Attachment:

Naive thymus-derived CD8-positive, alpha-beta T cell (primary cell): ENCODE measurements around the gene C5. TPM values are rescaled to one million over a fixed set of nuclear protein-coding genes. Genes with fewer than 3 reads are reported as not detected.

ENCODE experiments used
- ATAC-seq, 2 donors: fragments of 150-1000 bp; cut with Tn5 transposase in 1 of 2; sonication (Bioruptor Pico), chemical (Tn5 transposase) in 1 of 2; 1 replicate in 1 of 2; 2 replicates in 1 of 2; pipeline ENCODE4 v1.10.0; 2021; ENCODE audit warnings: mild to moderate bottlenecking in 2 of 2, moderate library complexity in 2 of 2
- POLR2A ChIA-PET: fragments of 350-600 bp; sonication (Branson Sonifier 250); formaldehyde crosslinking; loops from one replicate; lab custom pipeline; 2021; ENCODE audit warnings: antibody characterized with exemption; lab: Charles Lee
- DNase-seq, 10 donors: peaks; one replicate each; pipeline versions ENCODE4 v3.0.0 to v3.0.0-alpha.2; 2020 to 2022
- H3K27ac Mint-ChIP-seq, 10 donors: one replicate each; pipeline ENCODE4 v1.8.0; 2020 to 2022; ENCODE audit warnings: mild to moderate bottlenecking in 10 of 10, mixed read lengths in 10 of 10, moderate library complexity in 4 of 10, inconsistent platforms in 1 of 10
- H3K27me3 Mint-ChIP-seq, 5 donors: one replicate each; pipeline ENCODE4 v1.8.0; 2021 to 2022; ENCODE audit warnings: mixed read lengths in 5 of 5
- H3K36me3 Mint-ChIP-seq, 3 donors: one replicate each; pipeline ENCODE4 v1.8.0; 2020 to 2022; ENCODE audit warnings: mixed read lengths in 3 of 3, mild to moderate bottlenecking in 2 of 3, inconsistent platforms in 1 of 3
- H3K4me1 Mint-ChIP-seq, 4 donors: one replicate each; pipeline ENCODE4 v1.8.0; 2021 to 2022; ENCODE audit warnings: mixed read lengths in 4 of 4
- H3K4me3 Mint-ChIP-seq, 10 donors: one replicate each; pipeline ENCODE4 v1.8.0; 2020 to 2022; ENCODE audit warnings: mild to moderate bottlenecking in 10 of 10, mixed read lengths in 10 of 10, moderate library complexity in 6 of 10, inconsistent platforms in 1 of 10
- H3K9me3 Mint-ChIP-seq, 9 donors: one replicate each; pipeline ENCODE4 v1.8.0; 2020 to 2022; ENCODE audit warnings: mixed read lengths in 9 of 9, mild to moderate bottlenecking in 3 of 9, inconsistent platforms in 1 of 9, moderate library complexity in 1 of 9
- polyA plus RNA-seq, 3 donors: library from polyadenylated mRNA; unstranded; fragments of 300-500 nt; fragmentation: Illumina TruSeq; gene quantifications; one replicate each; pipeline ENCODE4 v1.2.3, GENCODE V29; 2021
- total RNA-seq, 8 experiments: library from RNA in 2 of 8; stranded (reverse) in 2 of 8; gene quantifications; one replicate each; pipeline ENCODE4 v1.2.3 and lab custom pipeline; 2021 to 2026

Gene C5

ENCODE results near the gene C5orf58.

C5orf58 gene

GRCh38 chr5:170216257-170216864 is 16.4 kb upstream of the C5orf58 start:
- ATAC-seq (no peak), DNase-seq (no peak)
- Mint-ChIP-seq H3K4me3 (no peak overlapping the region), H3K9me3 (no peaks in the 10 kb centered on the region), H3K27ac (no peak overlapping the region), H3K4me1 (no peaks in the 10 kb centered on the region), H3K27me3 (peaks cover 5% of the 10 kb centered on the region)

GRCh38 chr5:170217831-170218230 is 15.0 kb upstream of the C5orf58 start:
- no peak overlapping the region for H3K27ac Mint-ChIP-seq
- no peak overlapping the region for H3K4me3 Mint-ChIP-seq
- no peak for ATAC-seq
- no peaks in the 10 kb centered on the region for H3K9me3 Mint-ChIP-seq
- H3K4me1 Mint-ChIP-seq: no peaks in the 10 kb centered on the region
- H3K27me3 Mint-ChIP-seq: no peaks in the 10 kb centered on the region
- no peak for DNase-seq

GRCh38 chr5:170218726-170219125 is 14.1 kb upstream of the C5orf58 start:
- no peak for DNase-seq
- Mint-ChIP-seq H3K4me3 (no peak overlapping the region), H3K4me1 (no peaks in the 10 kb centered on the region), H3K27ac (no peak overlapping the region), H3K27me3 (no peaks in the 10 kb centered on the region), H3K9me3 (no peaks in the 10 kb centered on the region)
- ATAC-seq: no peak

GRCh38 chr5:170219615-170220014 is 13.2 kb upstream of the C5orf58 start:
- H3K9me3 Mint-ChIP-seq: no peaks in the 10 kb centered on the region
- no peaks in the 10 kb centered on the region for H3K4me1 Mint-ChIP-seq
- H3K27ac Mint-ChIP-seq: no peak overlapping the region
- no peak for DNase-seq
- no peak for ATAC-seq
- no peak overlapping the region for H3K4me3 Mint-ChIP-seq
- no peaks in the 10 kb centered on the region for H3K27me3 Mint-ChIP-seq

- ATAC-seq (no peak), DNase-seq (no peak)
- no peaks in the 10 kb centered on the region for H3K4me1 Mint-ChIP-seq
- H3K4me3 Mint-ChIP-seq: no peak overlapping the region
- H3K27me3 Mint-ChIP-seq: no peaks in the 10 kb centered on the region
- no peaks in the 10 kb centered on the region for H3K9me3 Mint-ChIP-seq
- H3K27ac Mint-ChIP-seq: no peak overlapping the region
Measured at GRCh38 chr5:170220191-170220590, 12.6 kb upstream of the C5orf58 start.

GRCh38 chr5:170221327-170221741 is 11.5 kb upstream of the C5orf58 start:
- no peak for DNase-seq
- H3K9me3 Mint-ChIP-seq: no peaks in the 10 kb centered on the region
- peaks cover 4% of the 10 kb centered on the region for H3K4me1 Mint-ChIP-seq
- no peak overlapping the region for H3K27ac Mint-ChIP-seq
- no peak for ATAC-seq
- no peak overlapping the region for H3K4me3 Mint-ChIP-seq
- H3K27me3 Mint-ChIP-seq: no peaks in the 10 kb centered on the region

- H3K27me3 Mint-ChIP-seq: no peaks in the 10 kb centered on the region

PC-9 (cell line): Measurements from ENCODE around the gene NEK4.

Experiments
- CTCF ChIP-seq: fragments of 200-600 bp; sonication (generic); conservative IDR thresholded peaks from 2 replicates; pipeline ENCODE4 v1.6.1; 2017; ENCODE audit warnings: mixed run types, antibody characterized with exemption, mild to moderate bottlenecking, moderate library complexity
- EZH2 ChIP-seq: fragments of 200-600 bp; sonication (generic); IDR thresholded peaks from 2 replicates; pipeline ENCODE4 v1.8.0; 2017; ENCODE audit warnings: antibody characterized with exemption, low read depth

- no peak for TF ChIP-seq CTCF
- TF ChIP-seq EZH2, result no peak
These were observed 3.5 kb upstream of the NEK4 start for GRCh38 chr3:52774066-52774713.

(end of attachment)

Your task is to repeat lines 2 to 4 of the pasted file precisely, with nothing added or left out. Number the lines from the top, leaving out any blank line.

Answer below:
ENCODE experiments used
- ATAC-seq, 2 donors: fragments of 150-1000 bp; cut with Tn5 transposase in 1 of 2; sonication (Bioruptor Pico), chemical (Tn5 transposase) in 1 of 2; 1 replicate in 1 of 2; 2 replicates in 1 of 2; pipeline ENCODE4 v1.10.0; 2021; ENCODE audit warnings: mild to moderate bottlenecking in 2 of 2, moderate library complexity in 2 of 2
- POLR2A ChIA-PET: fragments of 350-600 bp; sonication (Branson Sonifier 250); formaldehyde crosslinking; loops from one replicate; lab custom pipeline; 2021; ENCODE audit warnings: antibody characterized with exemption; lab: Charles Lee